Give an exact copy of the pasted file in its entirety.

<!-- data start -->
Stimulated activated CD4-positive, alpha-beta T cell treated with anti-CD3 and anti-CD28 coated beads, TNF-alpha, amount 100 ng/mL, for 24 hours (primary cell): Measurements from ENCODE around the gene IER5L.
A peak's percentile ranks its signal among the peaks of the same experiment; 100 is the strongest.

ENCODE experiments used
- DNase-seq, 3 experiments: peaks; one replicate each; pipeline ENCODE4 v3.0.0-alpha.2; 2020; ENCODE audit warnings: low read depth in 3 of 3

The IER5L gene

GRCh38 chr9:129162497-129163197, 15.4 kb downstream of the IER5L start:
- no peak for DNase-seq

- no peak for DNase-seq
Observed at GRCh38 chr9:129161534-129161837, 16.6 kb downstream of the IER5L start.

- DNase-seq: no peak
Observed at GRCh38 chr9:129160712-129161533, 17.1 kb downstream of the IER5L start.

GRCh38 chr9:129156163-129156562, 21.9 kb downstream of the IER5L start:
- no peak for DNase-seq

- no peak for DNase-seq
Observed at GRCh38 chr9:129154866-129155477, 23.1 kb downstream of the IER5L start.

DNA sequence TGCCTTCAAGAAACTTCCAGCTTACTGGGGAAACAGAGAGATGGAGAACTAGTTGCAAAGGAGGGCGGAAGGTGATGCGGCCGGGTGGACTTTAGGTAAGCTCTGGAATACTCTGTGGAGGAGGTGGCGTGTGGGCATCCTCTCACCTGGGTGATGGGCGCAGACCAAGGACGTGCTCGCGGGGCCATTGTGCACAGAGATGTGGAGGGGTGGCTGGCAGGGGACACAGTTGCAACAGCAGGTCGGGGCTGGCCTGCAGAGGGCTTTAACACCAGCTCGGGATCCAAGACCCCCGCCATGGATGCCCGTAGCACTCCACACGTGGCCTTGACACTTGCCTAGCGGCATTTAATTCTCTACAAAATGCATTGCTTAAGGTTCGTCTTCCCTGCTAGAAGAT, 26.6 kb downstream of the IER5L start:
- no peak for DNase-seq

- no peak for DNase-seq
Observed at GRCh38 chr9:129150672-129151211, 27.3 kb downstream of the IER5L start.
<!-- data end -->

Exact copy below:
Stimulated activated CD4-positive, alpha-beta T cell treated with anti-CD3 and anti-CD28 coated beads, TNF-alpha, amount 100 ng/mL, for 24 hours (primary cell): Measurements from ENCODE around the gene IER5L.
A peak's percentile ranks its signal among the peaks of the same experiment; 100 is the strongest.

ENCODE experiments used
- DNase-seq, 3 experiments: peaks; one replicate each; pipeline ENCODE4 v3.0.0-alpha.2; 2020; ENCODE audit warnings: low read depth in 3 of 3

The IER5L gene

GRCh38 chr9:129162497-129163197, 15.4 kb downstream of the IER5L start:
- no peak for DNase-seq

- no peak for DNase-seq
Observed at GRCh38 chr9:129161534-129161837, 16.6 kb downstream of the IER5L start.

- DNase-seq: no peak
Observed at GRCh38 chr9:129160712-129161533, 17.1 kb downstream of the IER5L start.

GRCh38 chr9:129156163-129156562, 21.9 kb downstream of the IER5L start:
- no peak for DNase-seq

- no peak for DNase-seq
Observed at GRCh38 chr9:129154866-129155477, 23.1 kb downstream of the IER5L start.

DNA sequence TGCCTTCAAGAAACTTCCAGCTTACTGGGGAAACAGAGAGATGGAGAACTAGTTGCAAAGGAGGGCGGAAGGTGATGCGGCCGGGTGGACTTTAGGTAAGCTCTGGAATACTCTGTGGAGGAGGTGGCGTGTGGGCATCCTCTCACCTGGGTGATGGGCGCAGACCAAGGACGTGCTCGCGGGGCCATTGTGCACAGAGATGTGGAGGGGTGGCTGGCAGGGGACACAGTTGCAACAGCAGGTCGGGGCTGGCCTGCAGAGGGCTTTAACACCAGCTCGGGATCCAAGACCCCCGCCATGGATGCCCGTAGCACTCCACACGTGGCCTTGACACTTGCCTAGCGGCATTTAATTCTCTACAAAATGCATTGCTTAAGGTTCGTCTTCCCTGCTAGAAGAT, 26.6 kb downstream of the IER5L start:
- no peak for DNase-seq

- no peak for DNase-seq
Observed at GRCh38 chr9:129150672-129151211, 27.3 kb downstream of the IER5L start.